|Teaching method||Contact hours|
|Course coordinator(s)||dr. E Scholten|
|Lecturer(s)||dr. JP Vincken|
|dr. E Scholten|
|Examiner(s)||dr. E Scholten|
|dr. JP Vincken|
Language of instruction:
The aim of the course is to educate the students in combining physical and chemical sciences with gastronomy relevant phenomena. The course will focus on science behind different products categories, in terms of textural and flavour aspects. These aspects are introduced in relation to developments in industry and restaurants. In this course we mainly focus on the product categories chocolate and wine.
The course includes both physical and chemical aspects of these products. To combine such aspects, we also include the aspect of flavour pairing.
- different physical phenomena in products are described, such as phase behaviour, dispersion rheology, diffusion, and flavour release. These phenomena are discussed to understand the preparation, the stability and the shelf-life of the foods, which may be an important aspect for restaurants or industry.
- for the different food products, the role of the ingredients are discussed with respect to the structure of the food (emulsion, dispersion, foam, interface).
- the structure of the food is related to textural (sensorial properties) of the different food products. The scientific understanding of the systems will allow you to change the structure of the food and thereby control the sensory perception of the food.
- chemical aspects important to understand the sensory perception are discussed, such as astringency, sweet and savoury. These are discussed in relation to the receptors present in our mouth to detect certain compounds;
- different ingredients related to sensory detection are discussed and the interactions between different compounds in food.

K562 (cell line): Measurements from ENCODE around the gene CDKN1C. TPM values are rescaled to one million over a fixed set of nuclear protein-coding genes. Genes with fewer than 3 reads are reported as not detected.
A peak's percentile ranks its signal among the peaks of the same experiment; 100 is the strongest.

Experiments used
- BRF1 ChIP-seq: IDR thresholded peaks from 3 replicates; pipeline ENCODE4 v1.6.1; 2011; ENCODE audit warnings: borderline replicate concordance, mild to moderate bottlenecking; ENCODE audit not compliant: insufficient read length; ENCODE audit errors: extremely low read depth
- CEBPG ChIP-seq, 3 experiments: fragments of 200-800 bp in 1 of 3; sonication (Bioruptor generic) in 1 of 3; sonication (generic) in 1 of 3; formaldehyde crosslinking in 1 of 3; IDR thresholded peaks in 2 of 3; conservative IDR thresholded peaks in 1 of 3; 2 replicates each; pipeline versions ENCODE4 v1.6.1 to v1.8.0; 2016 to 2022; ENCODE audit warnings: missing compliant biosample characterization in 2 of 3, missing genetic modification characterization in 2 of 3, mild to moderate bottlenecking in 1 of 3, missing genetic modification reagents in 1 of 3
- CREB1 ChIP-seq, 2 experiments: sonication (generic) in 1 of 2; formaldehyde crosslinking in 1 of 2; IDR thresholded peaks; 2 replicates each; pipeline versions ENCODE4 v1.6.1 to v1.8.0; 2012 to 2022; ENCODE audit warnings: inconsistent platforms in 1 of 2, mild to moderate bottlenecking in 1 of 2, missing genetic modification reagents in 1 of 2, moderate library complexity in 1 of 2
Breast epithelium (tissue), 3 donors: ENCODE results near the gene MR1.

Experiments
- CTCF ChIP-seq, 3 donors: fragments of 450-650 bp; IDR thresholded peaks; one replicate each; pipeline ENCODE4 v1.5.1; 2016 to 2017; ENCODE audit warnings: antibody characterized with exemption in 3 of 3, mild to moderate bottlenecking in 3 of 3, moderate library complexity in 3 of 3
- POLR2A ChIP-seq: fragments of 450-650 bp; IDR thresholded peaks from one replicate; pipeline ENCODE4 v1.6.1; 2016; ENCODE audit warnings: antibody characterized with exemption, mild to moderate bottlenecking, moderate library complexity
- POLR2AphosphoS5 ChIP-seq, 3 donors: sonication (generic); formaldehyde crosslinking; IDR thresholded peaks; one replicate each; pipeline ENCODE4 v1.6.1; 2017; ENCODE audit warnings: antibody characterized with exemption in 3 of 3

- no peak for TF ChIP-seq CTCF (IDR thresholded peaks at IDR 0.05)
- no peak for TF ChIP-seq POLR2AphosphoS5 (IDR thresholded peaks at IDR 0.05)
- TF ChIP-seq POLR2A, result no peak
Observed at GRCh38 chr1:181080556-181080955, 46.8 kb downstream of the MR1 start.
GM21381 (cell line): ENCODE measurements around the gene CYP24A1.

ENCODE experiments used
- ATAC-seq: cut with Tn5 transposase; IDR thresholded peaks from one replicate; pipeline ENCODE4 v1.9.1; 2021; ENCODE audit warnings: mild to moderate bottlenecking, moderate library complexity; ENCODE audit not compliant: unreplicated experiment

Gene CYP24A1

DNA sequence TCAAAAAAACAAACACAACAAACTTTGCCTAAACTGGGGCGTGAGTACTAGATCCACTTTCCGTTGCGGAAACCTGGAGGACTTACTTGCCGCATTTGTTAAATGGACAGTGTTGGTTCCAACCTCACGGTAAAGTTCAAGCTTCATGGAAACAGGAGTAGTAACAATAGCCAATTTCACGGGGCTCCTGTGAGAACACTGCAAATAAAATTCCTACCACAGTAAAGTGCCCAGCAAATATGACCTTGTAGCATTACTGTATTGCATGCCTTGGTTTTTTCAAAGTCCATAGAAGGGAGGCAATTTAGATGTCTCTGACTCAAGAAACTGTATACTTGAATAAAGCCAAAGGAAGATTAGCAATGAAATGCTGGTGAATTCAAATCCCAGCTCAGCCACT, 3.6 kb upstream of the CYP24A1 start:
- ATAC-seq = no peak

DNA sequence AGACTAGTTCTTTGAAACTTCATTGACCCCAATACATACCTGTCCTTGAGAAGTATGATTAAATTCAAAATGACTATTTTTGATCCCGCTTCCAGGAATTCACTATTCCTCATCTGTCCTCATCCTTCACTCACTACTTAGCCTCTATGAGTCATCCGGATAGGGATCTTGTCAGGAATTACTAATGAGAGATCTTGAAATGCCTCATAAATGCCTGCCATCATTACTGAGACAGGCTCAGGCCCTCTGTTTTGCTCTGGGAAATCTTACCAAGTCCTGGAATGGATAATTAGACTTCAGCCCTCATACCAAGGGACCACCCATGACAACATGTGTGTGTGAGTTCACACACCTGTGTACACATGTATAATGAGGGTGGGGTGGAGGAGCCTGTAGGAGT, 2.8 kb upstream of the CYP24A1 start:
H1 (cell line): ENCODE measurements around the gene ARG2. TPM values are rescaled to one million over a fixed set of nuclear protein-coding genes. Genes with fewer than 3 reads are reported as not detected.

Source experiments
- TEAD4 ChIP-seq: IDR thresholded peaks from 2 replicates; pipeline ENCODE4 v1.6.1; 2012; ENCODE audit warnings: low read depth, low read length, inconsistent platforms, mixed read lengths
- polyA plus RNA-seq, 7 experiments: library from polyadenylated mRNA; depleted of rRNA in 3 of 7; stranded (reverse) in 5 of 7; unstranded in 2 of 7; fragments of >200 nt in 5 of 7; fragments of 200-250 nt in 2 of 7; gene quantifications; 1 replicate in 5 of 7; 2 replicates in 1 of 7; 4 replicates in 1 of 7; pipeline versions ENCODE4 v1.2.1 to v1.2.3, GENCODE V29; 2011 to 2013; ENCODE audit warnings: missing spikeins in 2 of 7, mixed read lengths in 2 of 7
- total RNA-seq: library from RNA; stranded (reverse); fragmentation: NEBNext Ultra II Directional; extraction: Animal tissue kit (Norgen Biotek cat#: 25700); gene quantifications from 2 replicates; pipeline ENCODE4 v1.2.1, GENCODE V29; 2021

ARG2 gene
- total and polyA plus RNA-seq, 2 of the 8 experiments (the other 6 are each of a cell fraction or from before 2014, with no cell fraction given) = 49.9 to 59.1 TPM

In this part, we give an introduction how to combine chemical aspects (astringency, sweet, savoury) and physical aspects (texture or mouthfeel of food) in relation to sensory perception. We will discuss a model that can be used to classify foods and beverages and gives guidelines for flavour pairing.
After successful completion of this course students are expected to be able to:
- identify the physical phenomena and understand the mechanisms of action that play a role in products such as ice-cream;
- understand the mechanisms behind important taste modalities (sweet, umami, astringency);
- link structural aspects to texture and sensory perception;
- link taste modalities to sensory perception;
- analyse chemical and physical data to link the food ingredients to their function;
- analyse data and report and discuss results related to wine analysis.
The activities during this course comprise: knowledge clips, self-study of the material, digital case studies, and an assignment. The knowledge clips provide the theoretical background of the different topics. This will be complimented with written material. The case studies follow the knowledge gained from the knowledge clips and written material. The case studies are self-directing and feedback will provided during the exercises. The assignment will focus on data analysis of foods, and a report in article style will be written.
Remoted proctored written exam (50%) and report (50%).
All information will be provided in Brightspace.
|Restricted Optional for:||MFT||Food Technology||MSc||K: Food Technology (Distance Learning)||6DL|